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Fatalities.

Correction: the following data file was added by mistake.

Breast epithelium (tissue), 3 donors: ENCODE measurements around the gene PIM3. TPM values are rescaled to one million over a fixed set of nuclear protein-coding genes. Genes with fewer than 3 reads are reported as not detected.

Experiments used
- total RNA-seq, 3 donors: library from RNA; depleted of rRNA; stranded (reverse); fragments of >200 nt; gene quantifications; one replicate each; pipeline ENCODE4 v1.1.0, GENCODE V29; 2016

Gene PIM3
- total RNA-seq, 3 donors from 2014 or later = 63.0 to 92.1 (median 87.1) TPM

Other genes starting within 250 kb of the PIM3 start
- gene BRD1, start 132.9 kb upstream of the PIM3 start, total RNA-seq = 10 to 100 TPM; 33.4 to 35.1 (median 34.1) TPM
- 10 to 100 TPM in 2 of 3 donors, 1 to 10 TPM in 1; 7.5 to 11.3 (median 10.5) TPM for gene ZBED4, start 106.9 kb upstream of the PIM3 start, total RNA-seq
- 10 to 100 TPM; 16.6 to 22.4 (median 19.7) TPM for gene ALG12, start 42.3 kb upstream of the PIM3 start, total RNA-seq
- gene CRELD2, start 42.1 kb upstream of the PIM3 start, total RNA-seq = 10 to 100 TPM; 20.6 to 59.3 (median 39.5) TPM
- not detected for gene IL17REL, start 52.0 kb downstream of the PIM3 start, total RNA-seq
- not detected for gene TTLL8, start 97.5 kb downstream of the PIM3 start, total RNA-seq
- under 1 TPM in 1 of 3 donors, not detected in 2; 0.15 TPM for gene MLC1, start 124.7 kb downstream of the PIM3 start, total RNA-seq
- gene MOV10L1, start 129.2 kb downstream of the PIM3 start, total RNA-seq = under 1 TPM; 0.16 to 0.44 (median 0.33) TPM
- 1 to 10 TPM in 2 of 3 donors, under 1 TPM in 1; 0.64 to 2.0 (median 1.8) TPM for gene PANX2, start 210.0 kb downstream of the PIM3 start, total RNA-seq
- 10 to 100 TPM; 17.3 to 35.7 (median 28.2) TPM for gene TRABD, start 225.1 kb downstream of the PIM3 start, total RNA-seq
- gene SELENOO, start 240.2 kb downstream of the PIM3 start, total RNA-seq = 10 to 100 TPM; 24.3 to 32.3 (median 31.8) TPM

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Fatalities. THE SKETTY CYCLING ACCIDENT. Mr Charles Owen, M.A., headmaster of the Merthyr County School, who wet with a serious accident, when he was knocked down by a cyclist, at Sketty, succumbed on Saturday. On Monday, Mr Viner Leeder held an inquest on the body. Mr J. Owen, deceased's brother, said he had I been in indifferent health for a long time and went to Sketty for a holiday. Dr A. L. Perkins, who attended deceased, paid he found him suffering from shock, and there was a wound over the left eyebrow, a sprained wrist, and bruises over the left and right thigh. He was perfectly rational, and said the cyclist was in no way to blame. He added, I am afraid it was more my stupidity." He improved daily until the Friday when he was out. On the following Wednesday a relapse took place and witness found facial paralysis on the left side. On Thursday convulsive movements came on, and witness sent for Dr Elsworth. The next morning Mr Owen was very much worse, and died on Saturday. On Sunday morning, in company with Dr Elswortb, a post-mdrtem examination was made. There was considerable wafer in the brain-hydrocephalus- and that, in his opinion, was quite sufficient, precipitated with the shock, to cause death. The jury returned a verdict in accordance with • -She medical evidence. BOATING DISASTER. Six lives were lost in a terrible boating disaster on Lough Neagh. about 10 miles from Lurgan, on Tuesday night. Seven young ladies and gentlemen went out in a boat from Kinnego in the evening and were returning home by moonlight when the ,craft overturned. Six of the occupants were drowned, the only survivor being Miss Winifred Green (22), who with her sister, Dorothy, clung to ,the keel of the boat for six hours, until it drifted to within 200 yards of xlrdmore Point, when they attempted to swim ashore. Dorothy, the younger girl, soon sank from exhaustion, but Miss Green reached the shore and crawled to a house near, when she collapsed. On the Wednesday she was able to to give some account of the disaster. Dorothy Green was on her holidays from school in Wales. On Tuesday morning she had received news that she bad passed the Oxford local examination with honours, and her headmaster wrote that she was a credit to her school and to I itier country. A RAILWAY MYSTERY. I An inquest was held on Monday at the Herefordshire General Hospital touching the death of Frederick Warrall, 30, head-waiter at the <City Restaurant. Birmingham, who was found on Wednesday morning, at Hereford, in an open > railway wagon, part of a goods express train from Manchester, with his legs and arms broken and weak from loss of blood. An open verdict was returned. SHOOTING ACCIDENT. I Colonel Henry Darlington, of the 1st Volunteer I 'Battalion Manchester Regiment, a solicitor, practising at Wigan, met with a tragic death on Monday, at his residence, near Chorley. He took out a gun to shoot birds and rabbits in his garden, and was shortly afterwards found with his head shattered, and the guu lying between his legs. PLAYING WITH MATCHES. I Mr M. Roberts-Jones, district coroner, held an inquest at Nash, near Newport, on Mondav, as to the death of a little child, named Archie Leonard 'Webb, between two and three years of age, the son of Mr Webb, Old House Farm. Nash. On Saturday morning the child went into the • garden and whilst playing with some matches set jjhis clothes on fire. His mother, attracted by the ecreams, ran out, and subdued the flames, but by this time the boy had been ex'ensively burnt from -the head to the calf of his leg. Dr Hurley was sent for and dressed the injuries, but the child ,died the same evening about six o'clock. In the result the jury returned a verdict of death from shock," following injuries by 'burns. THE BANE OF CIGARETTE SMOKING. At an inquest at Oalcworth, near Keighley, on Wednesday, on the body of Percy Green, aged "13, evidence showed that the lad was an habitual cigarette smoker, and inhaled the smoke. A delicate youth, his vitality had been lowered, and chronic poisoning had been set up. He died in a state of coma, following violent convulsions. The îjury found that death was due to natural cauees, (accelerated by cigarette smoking. THE PENALTY OF TRESPASSING. An inquest was held on Monday at the Railway Tun, Marshfield (before Mr M. Roberts-Jones, ,dit.rict coroner), touching the death of William Williams, a farm labourer, aged 35, whose body was found terribly mangled on the Great Western Bailwav between St. Mellon's and Marshfield, on Saturday night. The jurv found that deceased was accidentally 'killed whilst trespassing on the Great Western iRailway. FELL FROM HIS BICYCLE. A London gentleman named Roberts, visiting tthe Norfolk Broads, was cycling from Stalham to palling on Saturday, his wife riding in a trailer at the back of his machine, when he suddenly fell and on the arrival of a medical man life was ^pronounced to be extinct. Mr Roberts was about ,eo years of age.

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